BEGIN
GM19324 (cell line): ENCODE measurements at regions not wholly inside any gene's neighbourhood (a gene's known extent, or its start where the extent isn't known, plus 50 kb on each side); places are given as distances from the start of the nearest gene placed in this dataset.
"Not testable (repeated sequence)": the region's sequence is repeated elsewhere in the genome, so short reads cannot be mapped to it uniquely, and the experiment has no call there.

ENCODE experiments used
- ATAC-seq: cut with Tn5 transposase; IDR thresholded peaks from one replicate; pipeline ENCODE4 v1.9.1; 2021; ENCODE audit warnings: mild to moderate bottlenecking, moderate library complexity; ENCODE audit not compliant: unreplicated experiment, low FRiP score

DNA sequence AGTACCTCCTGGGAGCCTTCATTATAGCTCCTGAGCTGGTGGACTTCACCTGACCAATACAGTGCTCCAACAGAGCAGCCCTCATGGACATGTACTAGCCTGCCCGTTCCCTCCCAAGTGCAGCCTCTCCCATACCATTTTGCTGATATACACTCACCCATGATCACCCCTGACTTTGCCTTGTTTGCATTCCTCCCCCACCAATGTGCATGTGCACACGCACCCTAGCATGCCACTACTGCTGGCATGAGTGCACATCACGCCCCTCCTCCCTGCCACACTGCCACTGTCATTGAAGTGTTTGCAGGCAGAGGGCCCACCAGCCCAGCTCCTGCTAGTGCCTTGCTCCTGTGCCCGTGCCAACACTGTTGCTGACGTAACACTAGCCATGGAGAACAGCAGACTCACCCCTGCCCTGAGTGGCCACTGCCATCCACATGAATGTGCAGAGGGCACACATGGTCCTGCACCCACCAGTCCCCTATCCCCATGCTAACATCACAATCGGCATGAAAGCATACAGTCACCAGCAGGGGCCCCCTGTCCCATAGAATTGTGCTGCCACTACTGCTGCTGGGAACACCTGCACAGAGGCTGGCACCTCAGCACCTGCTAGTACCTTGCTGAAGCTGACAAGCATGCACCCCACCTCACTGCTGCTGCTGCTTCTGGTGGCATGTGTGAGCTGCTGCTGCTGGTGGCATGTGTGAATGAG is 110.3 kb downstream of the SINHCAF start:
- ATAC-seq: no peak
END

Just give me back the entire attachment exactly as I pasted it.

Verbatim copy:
GM19324 (cell line): ENCODE measurements at regions not wholly inside any gene's neighbourhood (a gene's known extent, or its start where the extent isn't known, plus 50 kb on each side); places are given as distances from the start of the nearest gene placed in this dataset.
"Not testable (repeated sequence)": the region's sequence is repeated elsewhere in the genome, so short reads cannot be mapped to it uniquely, and the experiment has no call there.

ENCODE experiments used
- ATAC-seq: cut with Tn5 transposase; IDR thresholded peaks from one replicate; pipeline ENCODE4 v1.9.1; 2021; ENCODE audit warnings: mild to moderate bottlenecking, moderate library complexity; ENCODE audit not compliant: unreplicated experiment, low FRiP score

DNA sequence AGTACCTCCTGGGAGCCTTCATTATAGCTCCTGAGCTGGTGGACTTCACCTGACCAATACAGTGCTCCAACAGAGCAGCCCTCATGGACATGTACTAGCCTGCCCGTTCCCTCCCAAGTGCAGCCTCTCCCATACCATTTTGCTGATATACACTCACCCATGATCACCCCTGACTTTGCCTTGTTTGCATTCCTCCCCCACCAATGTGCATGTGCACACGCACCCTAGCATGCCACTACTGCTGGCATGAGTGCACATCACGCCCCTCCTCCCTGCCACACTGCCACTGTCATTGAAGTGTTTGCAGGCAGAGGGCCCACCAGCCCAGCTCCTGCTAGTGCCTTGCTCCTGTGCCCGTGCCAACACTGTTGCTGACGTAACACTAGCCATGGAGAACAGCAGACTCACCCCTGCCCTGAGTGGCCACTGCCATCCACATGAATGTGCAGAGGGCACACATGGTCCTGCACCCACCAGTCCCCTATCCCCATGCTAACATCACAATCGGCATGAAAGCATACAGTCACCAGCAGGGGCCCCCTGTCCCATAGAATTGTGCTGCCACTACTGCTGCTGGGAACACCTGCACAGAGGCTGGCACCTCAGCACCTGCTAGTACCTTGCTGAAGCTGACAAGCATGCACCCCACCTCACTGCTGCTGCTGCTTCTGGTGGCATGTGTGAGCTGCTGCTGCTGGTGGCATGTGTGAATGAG is 110.3 kb downstream of the SINHCAF start:
- ATAC-seq: no peak